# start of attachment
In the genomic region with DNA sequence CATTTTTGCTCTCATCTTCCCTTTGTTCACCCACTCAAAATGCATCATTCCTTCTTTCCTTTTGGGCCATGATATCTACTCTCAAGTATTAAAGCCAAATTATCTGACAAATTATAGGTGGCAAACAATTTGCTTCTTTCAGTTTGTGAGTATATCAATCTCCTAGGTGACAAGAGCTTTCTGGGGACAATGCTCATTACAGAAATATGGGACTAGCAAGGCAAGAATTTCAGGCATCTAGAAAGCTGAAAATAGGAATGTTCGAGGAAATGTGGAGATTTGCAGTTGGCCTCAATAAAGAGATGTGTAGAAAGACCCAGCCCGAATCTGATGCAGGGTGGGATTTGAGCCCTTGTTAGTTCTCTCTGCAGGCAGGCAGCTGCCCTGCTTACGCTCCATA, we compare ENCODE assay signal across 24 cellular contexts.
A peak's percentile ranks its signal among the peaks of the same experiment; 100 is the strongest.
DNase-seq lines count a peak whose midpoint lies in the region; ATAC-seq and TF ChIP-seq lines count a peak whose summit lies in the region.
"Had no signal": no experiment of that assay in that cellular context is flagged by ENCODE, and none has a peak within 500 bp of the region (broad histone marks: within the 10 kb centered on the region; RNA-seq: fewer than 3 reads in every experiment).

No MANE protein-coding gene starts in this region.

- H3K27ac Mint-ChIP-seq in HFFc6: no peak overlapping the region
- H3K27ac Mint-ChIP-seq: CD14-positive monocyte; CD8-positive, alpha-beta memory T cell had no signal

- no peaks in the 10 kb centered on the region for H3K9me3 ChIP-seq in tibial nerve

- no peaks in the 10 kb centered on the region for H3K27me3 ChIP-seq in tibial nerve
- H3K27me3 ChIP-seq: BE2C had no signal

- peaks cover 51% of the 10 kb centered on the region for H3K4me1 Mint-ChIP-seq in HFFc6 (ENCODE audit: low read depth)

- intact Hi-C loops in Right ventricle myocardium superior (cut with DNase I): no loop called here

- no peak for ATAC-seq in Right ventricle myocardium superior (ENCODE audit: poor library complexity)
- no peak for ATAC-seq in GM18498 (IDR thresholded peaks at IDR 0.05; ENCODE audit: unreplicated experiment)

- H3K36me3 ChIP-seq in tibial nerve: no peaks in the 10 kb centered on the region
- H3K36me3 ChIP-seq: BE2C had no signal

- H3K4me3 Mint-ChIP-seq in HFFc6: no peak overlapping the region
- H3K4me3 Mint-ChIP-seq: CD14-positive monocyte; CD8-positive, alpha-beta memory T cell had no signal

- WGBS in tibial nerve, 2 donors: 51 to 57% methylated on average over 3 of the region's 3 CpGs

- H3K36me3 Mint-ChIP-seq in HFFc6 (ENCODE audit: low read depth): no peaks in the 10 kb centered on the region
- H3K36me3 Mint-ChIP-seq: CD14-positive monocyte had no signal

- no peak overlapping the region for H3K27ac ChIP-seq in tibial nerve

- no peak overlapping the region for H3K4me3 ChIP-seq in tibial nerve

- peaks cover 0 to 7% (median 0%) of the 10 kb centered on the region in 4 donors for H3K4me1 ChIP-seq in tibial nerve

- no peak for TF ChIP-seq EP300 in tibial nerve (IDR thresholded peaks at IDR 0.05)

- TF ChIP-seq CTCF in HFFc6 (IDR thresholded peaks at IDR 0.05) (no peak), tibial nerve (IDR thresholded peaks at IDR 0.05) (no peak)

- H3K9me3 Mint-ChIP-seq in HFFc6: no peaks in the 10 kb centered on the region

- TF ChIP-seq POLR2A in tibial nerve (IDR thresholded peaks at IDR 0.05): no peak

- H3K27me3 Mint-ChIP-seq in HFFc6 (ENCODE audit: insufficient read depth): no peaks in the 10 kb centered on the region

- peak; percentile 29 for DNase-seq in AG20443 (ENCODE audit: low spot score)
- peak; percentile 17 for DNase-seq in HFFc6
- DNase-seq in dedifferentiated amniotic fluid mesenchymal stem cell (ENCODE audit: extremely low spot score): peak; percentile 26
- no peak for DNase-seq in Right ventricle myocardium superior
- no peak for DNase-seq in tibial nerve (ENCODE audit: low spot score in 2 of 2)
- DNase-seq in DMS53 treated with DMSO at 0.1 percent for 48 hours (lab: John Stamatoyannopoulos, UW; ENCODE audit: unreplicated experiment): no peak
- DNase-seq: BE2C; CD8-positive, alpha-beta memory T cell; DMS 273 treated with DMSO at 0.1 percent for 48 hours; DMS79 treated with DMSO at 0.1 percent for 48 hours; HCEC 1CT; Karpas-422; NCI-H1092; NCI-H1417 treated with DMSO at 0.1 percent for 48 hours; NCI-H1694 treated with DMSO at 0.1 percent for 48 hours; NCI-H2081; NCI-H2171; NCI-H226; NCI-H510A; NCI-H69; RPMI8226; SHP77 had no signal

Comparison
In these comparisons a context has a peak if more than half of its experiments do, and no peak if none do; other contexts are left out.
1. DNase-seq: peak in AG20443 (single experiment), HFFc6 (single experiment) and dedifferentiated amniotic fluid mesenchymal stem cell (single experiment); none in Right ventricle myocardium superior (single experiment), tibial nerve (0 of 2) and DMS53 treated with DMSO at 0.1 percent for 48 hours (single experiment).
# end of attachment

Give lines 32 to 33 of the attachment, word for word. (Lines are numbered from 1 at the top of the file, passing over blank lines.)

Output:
- DNase-seq in dedifferentiated amniotic fluid mesenchymal stem cell (ENCODE audit: extremely low spot score): peak; percentile 26
- no peak for DNase-seq in Right ventricle myocardium superior